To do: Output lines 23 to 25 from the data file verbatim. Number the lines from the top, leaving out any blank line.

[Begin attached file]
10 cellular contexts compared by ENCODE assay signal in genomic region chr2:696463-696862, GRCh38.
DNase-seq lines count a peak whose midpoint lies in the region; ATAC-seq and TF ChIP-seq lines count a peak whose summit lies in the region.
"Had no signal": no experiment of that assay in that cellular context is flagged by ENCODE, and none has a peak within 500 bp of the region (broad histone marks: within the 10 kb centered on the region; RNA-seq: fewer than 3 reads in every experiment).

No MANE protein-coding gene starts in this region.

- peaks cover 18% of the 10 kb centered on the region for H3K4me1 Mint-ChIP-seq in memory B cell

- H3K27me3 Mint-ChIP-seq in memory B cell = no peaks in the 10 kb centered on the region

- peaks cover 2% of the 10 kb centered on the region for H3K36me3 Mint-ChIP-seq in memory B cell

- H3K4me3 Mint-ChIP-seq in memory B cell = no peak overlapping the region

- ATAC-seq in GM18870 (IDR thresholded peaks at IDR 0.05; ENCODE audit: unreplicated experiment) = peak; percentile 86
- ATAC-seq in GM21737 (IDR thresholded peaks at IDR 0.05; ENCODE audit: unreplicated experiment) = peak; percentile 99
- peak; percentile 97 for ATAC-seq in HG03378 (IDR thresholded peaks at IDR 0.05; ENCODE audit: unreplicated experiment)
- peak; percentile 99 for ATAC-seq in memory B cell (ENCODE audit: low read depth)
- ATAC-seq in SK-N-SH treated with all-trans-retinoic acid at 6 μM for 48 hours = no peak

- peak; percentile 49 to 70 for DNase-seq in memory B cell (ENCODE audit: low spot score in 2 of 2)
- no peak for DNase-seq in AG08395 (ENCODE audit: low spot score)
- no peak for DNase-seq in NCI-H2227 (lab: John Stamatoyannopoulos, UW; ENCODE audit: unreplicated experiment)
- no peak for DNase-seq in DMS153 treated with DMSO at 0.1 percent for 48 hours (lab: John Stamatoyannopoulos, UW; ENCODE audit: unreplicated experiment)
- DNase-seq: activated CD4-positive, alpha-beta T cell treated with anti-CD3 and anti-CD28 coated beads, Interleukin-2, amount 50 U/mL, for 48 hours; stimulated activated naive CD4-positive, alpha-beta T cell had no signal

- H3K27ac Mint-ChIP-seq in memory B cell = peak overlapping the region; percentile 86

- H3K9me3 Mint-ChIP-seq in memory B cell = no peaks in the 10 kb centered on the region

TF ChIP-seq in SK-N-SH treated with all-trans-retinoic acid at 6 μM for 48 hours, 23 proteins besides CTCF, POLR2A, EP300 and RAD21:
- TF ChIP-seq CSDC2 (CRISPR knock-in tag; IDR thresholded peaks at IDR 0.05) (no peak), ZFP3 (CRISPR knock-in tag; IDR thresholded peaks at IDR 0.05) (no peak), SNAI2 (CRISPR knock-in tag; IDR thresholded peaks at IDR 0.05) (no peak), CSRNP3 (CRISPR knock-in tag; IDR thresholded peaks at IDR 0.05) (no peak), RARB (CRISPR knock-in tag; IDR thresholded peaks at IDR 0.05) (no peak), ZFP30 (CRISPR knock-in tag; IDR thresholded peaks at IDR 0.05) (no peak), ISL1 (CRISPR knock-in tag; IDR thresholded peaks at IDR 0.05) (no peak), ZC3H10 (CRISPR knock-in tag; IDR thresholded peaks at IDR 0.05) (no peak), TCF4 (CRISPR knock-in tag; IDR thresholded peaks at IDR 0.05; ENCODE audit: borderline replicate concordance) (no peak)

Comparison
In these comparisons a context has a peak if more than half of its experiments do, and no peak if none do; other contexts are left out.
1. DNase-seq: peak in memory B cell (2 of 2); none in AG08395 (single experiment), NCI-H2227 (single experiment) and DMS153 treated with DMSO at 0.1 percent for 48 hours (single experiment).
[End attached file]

Comparison
In these comparisons a context has a peak if more than half of its experiments do, and no peak if none do; other contexts are left out.
1. DNase-seq: peak in memory B cell (2 of 2); none in AG08395 (single experiment), NCI-H2227 (single experiment) and DMS153 treated with DMSO at 0.1 percent for 48 hours (single experiment).